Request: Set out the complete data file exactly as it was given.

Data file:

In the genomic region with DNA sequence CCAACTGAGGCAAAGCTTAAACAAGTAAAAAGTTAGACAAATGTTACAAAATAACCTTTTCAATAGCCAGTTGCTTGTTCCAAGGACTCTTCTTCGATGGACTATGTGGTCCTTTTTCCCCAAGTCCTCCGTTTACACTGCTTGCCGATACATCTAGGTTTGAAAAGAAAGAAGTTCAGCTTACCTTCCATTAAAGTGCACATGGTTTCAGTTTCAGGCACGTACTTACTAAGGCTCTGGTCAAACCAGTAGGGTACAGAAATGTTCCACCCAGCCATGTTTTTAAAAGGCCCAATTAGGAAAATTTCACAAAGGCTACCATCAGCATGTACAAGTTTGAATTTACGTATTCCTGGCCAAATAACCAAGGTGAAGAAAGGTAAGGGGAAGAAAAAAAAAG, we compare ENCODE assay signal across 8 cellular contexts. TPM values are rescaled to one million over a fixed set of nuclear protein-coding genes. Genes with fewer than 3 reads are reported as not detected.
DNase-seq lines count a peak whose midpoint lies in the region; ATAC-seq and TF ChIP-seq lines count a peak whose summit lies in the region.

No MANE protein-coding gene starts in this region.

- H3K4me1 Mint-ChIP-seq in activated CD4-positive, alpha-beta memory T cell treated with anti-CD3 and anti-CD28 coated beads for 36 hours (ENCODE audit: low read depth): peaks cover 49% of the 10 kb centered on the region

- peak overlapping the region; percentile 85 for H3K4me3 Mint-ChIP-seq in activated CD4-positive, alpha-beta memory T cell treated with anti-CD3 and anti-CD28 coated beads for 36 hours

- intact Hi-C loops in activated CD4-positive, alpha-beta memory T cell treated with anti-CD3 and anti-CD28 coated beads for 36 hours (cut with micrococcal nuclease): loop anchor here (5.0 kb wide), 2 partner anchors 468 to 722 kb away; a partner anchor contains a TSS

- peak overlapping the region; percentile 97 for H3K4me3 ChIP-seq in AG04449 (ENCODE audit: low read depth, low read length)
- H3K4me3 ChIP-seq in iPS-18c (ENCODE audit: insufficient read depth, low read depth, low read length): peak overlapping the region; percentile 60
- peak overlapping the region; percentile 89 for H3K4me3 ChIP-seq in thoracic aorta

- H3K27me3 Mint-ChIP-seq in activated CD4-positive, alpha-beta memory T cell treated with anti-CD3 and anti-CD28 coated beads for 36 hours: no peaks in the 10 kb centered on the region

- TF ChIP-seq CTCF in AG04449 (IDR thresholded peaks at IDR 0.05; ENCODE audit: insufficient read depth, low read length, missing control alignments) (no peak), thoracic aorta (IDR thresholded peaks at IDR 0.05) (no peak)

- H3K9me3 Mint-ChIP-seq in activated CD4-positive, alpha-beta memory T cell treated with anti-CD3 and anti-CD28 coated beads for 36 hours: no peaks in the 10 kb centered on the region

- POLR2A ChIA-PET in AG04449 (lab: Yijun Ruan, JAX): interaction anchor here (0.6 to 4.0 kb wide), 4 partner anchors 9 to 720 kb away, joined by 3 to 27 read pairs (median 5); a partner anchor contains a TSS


In the genomic region with DNA sequence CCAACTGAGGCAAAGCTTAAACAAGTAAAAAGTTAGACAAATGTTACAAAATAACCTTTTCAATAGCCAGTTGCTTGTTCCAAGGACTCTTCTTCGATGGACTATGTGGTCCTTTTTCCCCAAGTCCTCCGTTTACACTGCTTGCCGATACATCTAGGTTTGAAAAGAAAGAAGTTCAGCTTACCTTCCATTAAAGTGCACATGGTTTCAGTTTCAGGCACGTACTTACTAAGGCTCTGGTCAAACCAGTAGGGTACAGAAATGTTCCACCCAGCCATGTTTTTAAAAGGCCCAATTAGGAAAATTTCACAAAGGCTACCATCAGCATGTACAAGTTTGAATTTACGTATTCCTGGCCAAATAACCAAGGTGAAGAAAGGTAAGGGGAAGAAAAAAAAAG, we compare ENCODE assay signal across 8 cellular contexts. TPM values are rescaled to one million over a fixed set of nuclear protein-coding genes. Genes with fewer than 3 reads are reported as not detected.
DNase-seq lines count a peak whose midpoint lies in the region; ATAC-seq and TF ChIP-seq lines count a peak whose summit lies in the region.

No MANE protein-coding gene starts in this region.

- H3K4me1 Mint-ChIP-seq in activated CD4-positive, alpha-beta memory T cell treated with anti-CD3 and anti-CD28 coated beads for 36 hours (ENCODE audit: low read depth): peaks cover 49% of the 10 kb centered on the region

- peak overlapping the region; percentile 85 for H3K4me3 Mint-ChIP-seq in activated CD4-positive, alpha-beta memory T cell treated with anti-CD3 and anti-CD28 coated beads for 36 hours

- intact Hi-C loops in activated CD4-positive, alpha-beta memory T cell treated with anti-CD3 and anti-CD28 coated beads for 36 hours (cut with micrococcal nuclease): loop anchor here (5.0 kb wide), 2 partner anchors 468 to 722 kb away; a partner anchor contains a TSS

- peak overlapping the region; percentile 97 for H3K4me3 ChIP-seq in AG04449 (ENCODE audit: low read depth, low read length)
- H3K4me3 ChIP-seq in iPS-18c (ENCODE audit: insufficient read depth, low read depth, low read length): peak overlapping the region; percentile 60
- peak overlapping the region; percentile 89 for H3K4me3 ChIP-seq in thoracic aorta

- H3K27me3 Mint-ChIP-seq in activated CD4-positive, alpha-beta memory T cell treated with anti-CD3 and anti-CD28 coated beads for 36 hours: no peaks in the 10 kb centered on the region

- TF ChIP-seq CTCF in AG04449 (IDR thresholded peaks at IDR 0.05; ENCODE audit: insufficient read depth, low read length, missing control alignments) (no peak), thoracic aorta (IDR thresholded peaks at IDR 0.05) (no peak)

- H3K9me3 Mint-ChIP-seq in activated CD4-positive, alpha-beta memory T cell treated with anti-CD3 and anti-CD28 coated beads for 36 hours: no peaks in the 10 kb centered on the region

- POLR2A ChIA-PET in AG04449 (lab: Yijun Ruan, JAX): interaction anchor here (0.6 to 4.0 kb wide), 4 partner anchors 9 to 720 kb away, joined by 3 to 27 read pairs (median 5); a partner anchor contains a TSS